Buster Olney Suggests Cubs Could Trade Kris Bryant This Winter, Which…No

When you throw out a title like “Cubs open to trading 3B Kris Bryant,” it’s going to get all the clicks. And while there is certainly some room to maneuver within the conceptual parameters of Theo Epstein saying nothing is off the table this winter, it sure feels as though Buster Olney grabbed hold of a loose thread and just ran with it until there was nothing left of the sweater but a pile of yarn.

Yes, Bryant had a down year as the result of a nagging shoulder injury and yes, the Cubs have been unable to extend him beyond the contractual control they’re granted via the arbitration process. But just because they have made it known that they’re willing to talk trades for nearly everyone on the roster doesn’t mean Bryant is someone they’re willing to part with.

And that’s where we get to the crux of the difference here between pragmatism and sensationalism. Just because the Cubs aren’t flat-out saying someone is untouchable does not mean they’d actually deal them.

“We’ve never operated with untouchables,” Epstein said when asked about Bryant and Anthony Rizzo. “It sends the wrong message. Given what we’re trying to accomplish, it would be virtually impossible to envision the deal that would make sense to move them. I just don’t believe in untouchables. Why limit yourself?”

Did you catch the part in there about it being “virtually impossible to envision the deal” for either franchise cornerstone? You know, the part that takes all the wind out of Olney’s sails? There is a massive gulf between not telling someone to F off if they ask to talk about a player and then actually being willing to trade that player.

Even with a huge raise, which probably won’t happen because of his muted statistical output in 2018, Bryant is a generational talent who has already captured Rookie of the Year and MVP awards with the Cubs. Oh, then there’s that World Series thing too. And at a salary that figures to be somewhere around $15 million, maybe less, having a healthy Bryant for a season is an absolute steal. Yes, even if the Cubs have gotten all budget-conscious.

In fact, one could argue that the Cubs’ reported frugality is all the more reason to keep Bryant. Trading him might save a little money, but it would drastically reduce the viability of their competitive window at a point when it should be as wide open as ever. There’s no way you get back MLB-ready players who can immediately impact the team’s fortunes as much as Bryant can, which means picking up high-value prospects who don’t cost as much.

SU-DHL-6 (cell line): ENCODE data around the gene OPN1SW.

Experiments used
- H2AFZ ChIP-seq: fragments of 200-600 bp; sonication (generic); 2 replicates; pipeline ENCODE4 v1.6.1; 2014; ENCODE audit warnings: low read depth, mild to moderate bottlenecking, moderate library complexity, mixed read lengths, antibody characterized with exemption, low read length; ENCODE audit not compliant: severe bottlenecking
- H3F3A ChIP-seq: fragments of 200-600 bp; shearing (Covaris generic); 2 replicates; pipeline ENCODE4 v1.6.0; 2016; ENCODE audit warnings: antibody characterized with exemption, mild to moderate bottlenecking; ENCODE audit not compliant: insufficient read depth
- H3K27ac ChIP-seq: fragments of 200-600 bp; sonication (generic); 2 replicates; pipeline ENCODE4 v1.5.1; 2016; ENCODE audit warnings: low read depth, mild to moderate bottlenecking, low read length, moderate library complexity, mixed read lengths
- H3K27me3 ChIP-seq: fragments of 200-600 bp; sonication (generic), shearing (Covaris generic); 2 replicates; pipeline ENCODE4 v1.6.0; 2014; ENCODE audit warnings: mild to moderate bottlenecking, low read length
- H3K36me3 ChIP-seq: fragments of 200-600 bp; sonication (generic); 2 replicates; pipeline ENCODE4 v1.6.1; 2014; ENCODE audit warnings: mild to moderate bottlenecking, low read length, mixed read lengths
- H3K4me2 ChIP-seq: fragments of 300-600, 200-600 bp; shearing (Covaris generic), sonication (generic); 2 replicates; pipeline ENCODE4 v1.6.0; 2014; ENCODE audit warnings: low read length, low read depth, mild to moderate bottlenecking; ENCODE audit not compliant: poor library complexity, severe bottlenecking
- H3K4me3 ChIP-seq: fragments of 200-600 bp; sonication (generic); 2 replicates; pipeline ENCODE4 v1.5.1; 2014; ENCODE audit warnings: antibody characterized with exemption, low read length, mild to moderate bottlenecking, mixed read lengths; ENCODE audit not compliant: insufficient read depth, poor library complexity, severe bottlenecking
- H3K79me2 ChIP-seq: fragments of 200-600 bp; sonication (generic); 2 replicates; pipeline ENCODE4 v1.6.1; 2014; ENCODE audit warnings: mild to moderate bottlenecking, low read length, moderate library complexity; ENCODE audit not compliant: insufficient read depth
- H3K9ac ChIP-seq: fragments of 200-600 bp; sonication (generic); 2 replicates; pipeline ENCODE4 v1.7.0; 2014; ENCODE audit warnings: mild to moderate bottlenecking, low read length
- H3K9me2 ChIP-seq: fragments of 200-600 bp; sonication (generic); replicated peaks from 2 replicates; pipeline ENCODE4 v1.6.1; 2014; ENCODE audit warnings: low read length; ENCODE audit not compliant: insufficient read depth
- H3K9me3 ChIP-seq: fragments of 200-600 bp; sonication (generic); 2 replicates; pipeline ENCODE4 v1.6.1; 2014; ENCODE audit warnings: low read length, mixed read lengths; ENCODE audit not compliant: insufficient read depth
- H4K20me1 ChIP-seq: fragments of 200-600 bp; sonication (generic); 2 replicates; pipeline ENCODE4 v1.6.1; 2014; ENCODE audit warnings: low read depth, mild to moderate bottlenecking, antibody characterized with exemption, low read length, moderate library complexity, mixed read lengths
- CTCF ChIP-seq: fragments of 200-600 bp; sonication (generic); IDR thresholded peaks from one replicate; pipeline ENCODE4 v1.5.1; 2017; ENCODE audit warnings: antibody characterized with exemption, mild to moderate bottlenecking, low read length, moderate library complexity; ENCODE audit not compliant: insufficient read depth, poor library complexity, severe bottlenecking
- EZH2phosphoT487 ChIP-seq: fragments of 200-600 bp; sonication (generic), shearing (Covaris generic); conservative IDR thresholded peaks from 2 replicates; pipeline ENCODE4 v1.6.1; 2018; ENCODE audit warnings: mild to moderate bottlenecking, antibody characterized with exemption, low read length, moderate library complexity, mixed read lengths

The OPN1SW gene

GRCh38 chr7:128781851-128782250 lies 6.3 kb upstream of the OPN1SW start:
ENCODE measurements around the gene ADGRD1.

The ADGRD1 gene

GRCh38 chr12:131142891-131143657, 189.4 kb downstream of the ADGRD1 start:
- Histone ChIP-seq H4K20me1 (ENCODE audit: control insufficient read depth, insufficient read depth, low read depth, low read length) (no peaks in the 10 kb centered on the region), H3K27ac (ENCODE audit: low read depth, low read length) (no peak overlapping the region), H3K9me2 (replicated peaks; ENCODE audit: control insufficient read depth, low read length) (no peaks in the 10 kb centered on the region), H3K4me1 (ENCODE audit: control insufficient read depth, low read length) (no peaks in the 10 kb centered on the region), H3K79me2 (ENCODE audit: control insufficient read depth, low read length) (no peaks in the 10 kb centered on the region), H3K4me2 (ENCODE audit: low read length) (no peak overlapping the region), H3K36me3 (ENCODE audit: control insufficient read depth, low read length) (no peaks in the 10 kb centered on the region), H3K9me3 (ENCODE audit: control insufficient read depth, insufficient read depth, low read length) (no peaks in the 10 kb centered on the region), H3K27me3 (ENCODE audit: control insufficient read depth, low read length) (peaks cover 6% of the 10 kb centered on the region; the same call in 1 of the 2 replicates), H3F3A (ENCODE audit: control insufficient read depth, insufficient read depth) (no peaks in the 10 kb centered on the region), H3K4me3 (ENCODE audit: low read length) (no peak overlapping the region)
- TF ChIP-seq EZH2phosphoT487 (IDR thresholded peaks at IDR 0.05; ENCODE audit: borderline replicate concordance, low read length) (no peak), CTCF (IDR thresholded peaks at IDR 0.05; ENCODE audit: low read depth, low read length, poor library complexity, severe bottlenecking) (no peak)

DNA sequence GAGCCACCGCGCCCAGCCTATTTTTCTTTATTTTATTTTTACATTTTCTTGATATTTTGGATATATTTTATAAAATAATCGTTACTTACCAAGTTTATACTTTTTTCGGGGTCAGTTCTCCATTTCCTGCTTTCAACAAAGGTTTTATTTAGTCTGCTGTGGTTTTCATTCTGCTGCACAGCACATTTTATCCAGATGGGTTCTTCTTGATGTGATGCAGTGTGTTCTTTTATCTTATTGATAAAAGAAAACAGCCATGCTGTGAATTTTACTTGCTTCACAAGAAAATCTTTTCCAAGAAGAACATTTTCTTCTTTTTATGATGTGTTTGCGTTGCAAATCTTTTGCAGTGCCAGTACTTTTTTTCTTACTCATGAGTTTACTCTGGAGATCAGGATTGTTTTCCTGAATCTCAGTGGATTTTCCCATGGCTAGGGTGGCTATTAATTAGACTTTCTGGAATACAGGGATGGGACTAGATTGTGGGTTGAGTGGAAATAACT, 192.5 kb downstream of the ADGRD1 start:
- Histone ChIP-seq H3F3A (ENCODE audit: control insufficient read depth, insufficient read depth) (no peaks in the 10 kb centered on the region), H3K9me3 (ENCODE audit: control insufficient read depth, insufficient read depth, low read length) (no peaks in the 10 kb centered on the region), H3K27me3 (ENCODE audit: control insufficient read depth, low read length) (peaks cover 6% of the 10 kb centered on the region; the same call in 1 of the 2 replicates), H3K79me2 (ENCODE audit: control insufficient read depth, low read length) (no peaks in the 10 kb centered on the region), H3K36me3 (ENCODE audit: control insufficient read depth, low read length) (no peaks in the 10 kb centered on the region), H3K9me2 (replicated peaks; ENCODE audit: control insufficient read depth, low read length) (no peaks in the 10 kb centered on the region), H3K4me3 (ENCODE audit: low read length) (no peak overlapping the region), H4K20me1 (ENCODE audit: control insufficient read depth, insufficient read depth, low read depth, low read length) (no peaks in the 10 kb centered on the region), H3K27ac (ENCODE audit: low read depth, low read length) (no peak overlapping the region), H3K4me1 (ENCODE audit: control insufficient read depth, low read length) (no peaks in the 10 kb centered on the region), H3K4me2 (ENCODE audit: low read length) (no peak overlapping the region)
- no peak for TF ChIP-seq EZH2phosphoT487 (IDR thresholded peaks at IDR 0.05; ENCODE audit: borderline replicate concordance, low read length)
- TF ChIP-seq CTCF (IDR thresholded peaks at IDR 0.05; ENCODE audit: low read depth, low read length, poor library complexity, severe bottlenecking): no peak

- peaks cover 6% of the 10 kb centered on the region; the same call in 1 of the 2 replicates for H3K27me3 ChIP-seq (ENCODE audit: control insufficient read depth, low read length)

But, again, when you’re talking about an elite player who’s making $7 million less than the qualifying offer, a trade just to save money would be the most asinine move possible. Factor in the shoulder, which is fully healthy but untested, and you’re talking reduced value from unknown risk. Even if the resultant haul of talent ends up meeting expectations, the savings from one escalating contract would be completely mitigated by the cost of several others.

And the idea that David Bote could serve as a long-term replacement for Bryant is just…I mean…I can’t. Bote was awesome for the Cubs last year and he authored one of the greatest regular-season moments in recent memory, but it’s impossible to overlook the drop-off that occurred once MLB pitchers got the book on him.

Then to compare the possibility of trading a 26-year-old Bryant to the reality of Epstein’s trades of Nomar Garciaparra (30) and Manny Ramirez (36) is downright irresponsible. I’m just going to leave off now because continuing to lambaste this concept might have me tossing my computer across the room.


Rizzo and Epstein took turns shooting down Olney’s laughable report Friday evening, which was nice to see.

“I answered a general question about whether we have untouchables,” Epstein said. “Like most every organization, we will listen to anything, but that’s just an operating philosophy.

“We are lucky to have some impact players and we are looking to add to them, not subtract.”